WHEN IT comes to growing the bottom line, shops have three basic choices: (1) Grow their entire business; (2) Cut expenses (go lean); or (3) Add new profit centers. Each has its advantages and disadvantages.
Of the three, adding new profit centers has always been the least popular choice – for several key reasons. First, shops often believe the costs and headaches related to investing in a speculative new profit area won't be offset by suitable revenue. Just as significant, taking this kind of business path usually means moving into some unfamiliar waters – a decision many repairers aren't comfortable in making. Finally, shops ask themselves, "If adding profit centers was such a great choice, why wouldn't more repairers be doing this?"
Vehicle restoration and custom painting can't always be counted on to return a shop's investment. Despite a background in this industry, shop owner Ray Donahan failed to add these services to his shop's business. (IMAGES/ O’RIELLY COLLISION CENTER)
Bob Gelder, co-owner of B&L Auto Wreck in Arlington, Texas, used to be a part of this crowd.
"I always laughed ideas like this off as a pipe dream, like buying some new-fangled cooking appliance that was supposed to replace most of what I have in my kitchen," Gelder says.
Gelder isn't laughing any more. Two years ago, he reluctantly, at the urging of his co-owner and spouse Louise, began selling truck accessories at his shop.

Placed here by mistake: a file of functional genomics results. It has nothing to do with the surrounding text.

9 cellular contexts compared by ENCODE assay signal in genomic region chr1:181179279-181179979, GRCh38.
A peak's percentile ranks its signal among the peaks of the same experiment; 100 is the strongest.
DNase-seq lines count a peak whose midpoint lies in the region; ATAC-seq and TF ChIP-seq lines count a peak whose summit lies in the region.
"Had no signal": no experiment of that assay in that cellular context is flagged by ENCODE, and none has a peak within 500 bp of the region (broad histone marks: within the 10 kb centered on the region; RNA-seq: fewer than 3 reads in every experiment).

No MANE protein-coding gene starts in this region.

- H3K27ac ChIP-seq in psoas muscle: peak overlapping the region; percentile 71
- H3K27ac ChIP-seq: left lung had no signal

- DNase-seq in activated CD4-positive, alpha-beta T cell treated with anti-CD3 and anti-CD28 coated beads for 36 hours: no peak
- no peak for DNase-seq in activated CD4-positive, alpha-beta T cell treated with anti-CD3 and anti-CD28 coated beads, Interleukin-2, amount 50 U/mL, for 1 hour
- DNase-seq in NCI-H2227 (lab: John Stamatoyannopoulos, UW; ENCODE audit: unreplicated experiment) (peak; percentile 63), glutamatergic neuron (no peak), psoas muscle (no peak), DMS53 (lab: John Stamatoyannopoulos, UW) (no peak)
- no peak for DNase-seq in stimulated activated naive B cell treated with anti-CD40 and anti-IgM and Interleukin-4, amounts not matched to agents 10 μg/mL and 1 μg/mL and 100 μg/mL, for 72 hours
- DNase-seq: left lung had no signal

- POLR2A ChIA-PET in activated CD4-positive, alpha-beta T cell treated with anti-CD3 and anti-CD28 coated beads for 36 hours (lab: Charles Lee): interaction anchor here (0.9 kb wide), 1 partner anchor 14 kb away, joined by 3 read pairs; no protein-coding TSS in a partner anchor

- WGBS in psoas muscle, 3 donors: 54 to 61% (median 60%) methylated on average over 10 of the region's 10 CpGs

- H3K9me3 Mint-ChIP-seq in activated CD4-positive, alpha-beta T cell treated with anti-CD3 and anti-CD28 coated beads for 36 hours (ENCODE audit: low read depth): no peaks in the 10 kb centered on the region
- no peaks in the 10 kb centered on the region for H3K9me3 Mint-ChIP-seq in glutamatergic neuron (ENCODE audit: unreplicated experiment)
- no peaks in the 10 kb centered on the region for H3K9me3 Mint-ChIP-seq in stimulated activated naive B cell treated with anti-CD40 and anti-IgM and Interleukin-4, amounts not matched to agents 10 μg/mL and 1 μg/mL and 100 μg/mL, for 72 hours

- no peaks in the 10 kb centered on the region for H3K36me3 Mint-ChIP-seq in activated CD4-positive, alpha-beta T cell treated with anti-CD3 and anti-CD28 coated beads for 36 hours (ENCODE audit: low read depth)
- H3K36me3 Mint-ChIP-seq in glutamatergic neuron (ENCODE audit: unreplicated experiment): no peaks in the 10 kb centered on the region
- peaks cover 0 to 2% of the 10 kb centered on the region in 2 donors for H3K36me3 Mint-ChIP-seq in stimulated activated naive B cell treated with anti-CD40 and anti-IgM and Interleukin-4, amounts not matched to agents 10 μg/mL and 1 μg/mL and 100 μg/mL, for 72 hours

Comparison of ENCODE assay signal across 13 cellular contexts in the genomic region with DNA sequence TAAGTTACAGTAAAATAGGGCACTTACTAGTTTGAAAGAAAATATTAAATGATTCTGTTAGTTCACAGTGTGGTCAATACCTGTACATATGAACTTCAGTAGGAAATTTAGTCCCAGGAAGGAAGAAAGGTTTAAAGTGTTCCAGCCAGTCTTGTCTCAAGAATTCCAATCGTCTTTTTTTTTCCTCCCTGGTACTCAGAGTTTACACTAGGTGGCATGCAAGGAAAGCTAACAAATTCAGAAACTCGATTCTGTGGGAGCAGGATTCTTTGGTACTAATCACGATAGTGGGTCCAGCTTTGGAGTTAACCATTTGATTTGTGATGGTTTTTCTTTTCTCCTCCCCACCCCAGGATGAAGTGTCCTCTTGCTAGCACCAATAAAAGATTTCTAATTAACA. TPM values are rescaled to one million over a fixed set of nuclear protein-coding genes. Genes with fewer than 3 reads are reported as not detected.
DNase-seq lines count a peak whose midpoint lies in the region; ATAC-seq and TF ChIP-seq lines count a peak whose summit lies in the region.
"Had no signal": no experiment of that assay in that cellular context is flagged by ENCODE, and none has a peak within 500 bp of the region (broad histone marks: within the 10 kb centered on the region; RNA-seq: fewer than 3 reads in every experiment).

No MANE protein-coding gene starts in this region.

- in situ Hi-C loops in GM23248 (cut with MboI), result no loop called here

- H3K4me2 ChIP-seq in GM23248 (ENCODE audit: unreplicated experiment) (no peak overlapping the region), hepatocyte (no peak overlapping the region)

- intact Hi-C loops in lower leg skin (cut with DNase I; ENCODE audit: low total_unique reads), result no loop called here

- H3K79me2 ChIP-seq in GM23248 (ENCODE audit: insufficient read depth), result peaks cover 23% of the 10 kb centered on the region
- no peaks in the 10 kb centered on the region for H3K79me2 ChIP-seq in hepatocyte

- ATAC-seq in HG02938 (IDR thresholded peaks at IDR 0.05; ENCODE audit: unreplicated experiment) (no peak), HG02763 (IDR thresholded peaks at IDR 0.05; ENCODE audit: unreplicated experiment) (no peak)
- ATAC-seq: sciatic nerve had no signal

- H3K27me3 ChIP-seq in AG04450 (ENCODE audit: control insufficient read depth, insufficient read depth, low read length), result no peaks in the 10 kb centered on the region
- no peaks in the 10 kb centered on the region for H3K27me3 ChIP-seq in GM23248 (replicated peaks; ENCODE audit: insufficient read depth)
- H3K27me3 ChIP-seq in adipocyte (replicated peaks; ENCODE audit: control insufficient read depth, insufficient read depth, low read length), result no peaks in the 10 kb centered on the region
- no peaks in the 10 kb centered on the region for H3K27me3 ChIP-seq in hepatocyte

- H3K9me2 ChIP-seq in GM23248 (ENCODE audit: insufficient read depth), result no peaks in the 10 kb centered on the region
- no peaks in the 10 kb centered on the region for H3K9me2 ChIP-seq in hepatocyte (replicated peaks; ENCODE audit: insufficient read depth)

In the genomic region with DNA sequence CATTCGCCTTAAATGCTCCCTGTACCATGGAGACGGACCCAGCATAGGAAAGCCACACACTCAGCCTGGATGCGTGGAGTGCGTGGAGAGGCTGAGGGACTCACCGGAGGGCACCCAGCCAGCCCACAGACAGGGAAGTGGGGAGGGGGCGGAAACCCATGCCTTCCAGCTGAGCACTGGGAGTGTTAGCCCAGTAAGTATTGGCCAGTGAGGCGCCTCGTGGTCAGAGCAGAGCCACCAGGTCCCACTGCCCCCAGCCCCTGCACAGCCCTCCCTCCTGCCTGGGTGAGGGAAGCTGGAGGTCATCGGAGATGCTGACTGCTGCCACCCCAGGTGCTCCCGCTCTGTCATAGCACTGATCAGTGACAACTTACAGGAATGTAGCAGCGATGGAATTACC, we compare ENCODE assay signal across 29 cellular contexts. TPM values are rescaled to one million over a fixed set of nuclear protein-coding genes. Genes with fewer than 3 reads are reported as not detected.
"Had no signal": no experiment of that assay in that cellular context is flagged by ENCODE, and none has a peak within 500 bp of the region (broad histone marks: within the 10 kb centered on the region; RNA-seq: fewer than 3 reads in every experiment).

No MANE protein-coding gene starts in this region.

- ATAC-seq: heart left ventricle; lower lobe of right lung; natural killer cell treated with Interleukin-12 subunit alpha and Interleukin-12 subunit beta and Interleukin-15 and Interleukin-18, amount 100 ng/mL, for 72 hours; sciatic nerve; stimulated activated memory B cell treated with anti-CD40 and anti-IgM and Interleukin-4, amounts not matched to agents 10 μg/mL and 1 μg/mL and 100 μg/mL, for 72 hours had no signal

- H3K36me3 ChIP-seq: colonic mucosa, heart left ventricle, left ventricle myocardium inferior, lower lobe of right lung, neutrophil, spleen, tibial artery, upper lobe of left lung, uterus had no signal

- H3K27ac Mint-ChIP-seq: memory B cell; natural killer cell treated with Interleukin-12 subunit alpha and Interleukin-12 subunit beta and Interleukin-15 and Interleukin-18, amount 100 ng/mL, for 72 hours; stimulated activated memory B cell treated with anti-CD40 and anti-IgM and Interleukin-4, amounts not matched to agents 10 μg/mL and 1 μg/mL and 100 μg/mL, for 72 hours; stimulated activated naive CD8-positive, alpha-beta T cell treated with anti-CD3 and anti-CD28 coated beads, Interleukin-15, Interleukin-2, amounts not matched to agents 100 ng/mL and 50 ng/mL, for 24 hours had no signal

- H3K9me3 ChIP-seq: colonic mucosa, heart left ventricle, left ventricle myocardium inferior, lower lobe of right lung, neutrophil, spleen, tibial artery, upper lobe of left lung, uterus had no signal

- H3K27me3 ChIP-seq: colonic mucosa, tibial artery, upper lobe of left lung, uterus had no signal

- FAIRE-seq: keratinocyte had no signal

That addition is paying off handsomely, to the tune of an average extra $600 to $1,200 per repair. Gelder is quick to point out that adding such a profit center isn't right for every shop.
Express repairs aren't guaranteed to put new profits in the fast lane. Shop owner Robert Gearling says he waited too long to successfully implement this profit stream.
Indeed, before you take the plunge into a new profit center, consider the lessons and experiences of shops that have succeeded and failed at building their businesses this way.
Keep on truckin'
Gelder still exhibits disbelief over the good fortune he's experienced by adding truck accessories and other services to his small, four-tech shop. His decision actually sprang from a chance run-in with a neighbor.
"I happened to mention to him that we were working on his son-in-law's pickup. He said he'd like to pitch in by adding some custom floor mats and other parts," Gelder says. "My wife Louise ordered them off the Internet, and we installed them."
When he picked up his truck, the customer was so impressed that he asked the shop to order more accessories. Within days, other customers began showing up at the shop after seeing the truck.
Gelder couldn't believe the interest (or the potential profit), especially considering the number of nearby department stores and parts retailers who also were selling accessories. It still took some nudging from his wife to convince him to buy into an accessories revenue center. That nudging took the form of growing profits from this area, driven by Louise, who made sales to most of the shop's customers and then to their acquaintances.